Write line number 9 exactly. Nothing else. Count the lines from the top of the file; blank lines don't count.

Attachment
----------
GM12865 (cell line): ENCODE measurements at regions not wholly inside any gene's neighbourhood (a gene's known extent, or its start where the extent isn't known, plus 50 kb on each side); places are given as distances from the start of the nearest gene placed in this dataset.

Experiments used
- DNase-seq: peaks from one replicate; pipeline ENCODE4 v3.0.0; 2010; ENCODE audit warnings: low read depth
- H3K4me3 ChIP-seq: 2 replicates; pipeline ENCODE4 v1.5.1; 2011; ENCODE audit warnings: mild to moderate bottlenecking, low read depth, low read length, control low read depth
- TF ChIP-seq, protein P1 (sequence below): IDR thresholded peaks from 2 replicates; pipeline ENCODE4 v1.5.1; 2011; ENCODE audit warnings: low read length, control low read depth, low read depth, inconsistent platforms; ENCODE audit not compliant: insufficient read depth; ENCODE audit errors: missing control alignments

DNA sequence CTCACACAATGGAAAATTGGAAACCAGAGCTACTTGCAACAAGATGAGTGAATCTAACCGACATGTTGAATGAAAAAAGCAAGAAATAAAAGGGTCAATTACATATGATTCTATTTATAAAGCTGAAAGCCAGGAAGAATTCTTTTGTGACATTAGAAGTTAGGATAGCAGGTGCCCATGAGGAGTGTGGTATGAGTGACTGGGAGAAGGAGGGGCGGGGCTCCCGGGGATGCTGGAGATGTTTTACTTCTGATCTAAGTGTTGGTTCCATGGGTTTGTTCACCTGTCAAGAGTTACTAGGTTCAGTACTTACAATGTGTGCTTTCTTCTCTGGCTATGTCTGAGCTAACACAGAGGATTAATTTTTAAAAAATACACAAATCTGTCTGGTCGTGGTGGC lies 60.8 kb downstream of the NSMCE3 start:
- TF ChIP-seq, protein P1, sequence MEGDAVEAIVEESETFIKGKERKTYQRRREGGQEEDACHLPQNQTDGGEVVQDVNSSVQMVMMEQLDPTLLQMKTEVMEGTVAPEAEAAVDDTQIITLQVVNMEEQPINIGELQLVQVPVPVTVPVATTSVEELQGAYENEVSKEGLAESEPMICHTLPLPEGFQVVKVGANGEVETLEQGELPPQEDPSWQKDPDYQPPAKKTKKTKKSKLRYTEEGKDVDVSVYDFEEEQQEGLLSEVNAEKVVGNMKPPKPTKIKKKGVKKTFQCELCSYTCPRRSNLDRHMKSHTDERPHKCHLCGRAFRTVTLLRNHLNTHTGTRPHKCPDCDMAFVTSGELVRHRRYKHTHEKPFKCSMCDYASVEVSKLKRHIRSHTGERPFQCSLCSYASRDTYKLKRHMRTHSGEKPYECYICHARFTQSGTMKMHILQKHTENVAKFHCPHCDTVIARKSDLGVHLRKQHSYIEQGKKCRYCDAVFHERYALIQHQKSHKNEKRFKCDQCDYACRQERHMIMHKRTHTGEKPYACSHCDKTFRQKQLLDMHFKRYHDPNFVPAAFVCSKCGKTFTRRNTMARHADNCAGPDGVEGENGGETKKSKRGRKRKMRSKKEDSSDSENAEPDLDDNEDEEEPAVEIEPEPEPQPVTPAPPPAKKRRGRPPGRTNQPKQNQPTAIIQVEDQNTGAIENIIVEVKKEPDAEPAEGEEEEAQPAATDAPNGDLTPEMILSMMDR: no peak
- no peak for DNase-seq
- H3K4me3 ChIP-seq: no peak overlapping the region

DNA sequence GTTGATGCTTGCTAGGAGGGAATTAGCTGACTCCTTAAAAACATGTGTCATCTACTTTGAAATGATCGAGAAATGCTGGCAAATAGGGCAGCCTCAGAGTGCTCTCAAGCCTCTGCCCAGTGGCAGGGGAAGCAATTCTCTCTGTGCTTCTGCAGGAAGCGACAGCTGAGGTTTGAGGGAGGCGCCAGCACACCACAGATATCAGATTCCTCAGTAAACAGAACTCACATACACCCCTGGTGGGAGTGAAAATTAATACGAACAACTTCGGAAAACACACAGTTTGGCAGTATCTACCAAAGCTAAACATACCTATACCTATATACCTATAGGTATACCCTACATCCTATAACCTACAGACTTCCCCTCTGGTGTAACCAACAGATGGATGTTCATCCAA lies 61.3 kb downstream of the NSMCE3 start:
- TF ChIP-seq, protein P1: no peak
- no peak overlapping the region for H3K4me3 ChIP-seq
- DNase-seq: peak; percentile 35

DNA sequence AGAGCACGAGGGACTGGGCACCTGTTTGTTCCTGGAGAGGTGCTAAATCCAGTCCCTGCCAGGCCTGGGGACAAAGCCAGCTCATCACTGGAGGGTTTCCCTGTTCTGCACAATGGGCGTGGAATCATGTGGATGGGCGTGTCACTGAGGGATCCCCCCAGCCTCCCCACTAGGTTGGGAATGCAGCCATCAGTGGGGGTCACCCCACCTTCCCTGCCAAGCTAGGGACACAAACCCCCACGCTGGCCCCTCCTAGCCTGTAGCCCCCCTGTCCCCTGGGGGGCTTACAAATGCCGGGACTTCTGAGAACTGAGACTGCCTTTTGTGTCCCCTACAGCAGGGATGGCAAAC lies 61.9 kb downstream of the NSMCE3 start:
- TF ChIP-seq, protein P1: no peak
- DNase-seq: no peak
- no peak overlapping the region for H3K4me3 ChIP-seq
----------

- H3K4me3 ChIP-seq: no peak overlapping the region